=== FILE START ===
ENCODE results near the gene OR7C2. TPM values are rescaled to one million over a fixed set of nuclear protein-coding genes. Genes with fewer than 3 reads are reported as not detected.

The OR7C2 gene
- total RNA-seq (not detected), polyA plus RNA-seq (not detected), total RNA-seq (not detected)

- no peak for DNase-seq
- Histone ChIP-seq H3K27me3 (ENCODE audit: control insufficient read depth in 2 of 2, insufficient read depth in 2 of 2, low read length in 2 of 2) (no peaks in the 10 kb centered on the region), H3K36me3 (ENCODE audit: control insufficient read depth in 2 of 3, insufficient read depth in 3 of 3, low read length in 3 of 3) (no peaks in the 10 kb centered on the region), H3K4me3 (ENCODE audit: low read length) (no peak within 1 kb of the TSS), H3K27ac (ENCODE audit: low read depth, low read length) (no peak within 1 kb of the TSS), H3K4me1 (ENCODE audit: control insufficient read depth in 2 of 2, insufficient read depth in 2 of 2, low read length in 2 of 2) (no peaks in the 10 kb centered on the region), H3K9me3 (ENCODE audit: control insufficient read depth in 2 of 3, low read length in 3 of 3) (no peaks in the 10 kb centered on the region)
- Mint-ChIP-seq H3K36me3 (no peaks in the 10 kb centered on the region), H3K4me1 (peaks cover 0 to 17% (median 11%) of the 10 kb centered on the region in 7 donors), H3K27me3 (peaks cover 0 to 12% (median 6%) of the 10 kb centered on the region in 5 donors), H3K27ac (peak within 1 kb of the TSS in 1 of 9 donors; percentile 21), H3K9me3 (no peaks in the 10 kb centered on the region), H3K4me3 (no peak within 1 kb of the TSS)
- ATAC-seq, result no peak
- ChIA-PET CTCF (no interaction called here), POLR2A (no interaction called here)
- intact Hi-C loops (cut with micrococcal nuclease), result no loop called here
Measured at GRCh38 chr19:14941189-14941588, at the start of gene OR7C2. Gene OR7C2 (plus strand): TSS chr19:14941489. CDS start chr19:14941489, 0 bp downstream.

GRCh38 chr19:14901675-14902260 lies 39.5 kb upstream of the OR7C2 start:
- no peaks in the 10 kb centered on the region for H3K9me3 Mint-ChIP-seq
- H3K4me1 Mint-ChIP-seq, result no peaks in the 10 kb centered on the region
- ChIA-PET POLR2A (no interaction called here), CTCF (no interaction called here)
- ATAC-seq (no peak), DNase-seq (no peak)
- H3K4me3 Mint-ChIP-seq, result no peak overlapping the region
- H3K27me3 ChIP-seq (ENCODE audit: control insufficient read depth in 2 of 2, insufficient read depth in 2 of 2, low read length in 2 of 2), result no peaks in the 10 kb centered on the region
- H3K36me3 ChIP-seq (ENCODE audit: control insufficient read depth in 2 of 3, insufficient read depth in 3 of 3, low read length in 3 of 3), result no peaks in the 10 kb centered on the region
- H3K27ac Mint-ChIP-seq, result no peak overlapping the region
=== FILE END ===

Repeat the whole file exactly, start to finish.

ENCODE results near the gene OR7C2. TPM values are rescaled to one million over a fixed set of nuclear protein-coding genes. Genes with fewer than 3 reads are reported as not detected.

The OR7C2 gene
- total RNA-seq (not detected), polyA plus RNA-seq (not detected), total RNA-seq (not detected)

- no peak for DNase-seq
- Histone ChIP-seq H3K27me3 (ENCODE audit: control insufficient read depth in 2 of 2, insufficient read depth in 2 of 2, low read length in 2 of 2) (no peaks in the 10 kb centered on the region), H3K36me3 (ENCODE audit: control insufficient read depth in 2 of 3, insufficient read depth in 3 of 3, low read length in 3 of 3) (no peaks in the 10 kb centered on the region), H3K4me3 (ENCODE audit: low read length) (no peak within 1 kb of the TSS), H3K27ac (ENCODE audit: low read depth, low read length) (no peak within 1 kb of the TSS), H3K4me1 (ENCODE audit: control insufficient read depth in 2 of 2, insufficient read depth in 2 of 2, low read length in 2 of 2) (no peaks in the 10 kb centered on the region), H3K9me3 (ENCODE audit: control insufficient read depth in 2 of 3, low read length in 3 of 3) (no peaks in the 10 kb centered on the region)
- Mint-ChIP-seq H3K36me3 (no peaks in the 10 kb centered on the region), H3K4me1 (peaks cover 0 to 17% (median 11%) of the 10 kb centered on the region in 7 donors), H3K27me3 (peaks cover 0 to 12% (median 6%) of the 10 kb centered on the region in 5 donors), H3K27ac (peak within 1 kb of the TSS in 1 of 9 donors; percentile 21), H3K9me3 (no peaks in the 10 kb centered on the region), H3K4me3 (no peak within 1 kb of the TSS)
- ATAC-seq, result no peak
- ChIA-PET CTCF (no interaction called here), POLR2A (no interaction called here)
- intact Hi-C loops (cut with micrococcal nuclease), result no loop called here
Measured at GRCh38 chr19:14941189-14941588, at the start of gene OR7C2. Gene OR7C2 (plus strand): TSS chr19:14941489. CDS start chr19:14941489, 0 bp downstream.

GRCh38 chr19:14901675-14902260 lies 39.5 kb upstream of the OR7C2 start:
- no peaks in the 10 kb centered on the region for H3K9me3 Mint-ChIP-seq
- H3K4me1 Mint-ChIP-seq, result no peaks in the 10 kb centered on the region
- ChIA-PET POLR2A (no interaction called here), CTCF (no interaction called here)
- ATAC-seq (no peak), DNase-seq (no peak)
- H3K4me3 Mint-ChIP-seq, result no peak overlapping the region
- H3K27me3 ChIP-seq (ENCODE audit: control insufficient read depth in 2 of 2, insufficient read depth in 2 of 2, low read length in 2 of 2), result no peaks in the 10 kb centered on the region
- H3K36me3 ChIP-seq (ENCODE audit: control insufficient read depth in 2 of 3, insufficient read depth in 3 of 3, low read length in 3 of 3), result no peaks in the 10 kb centered on the region
- H3K27ac Mint-ChIP-seq, result no peak overlapping the region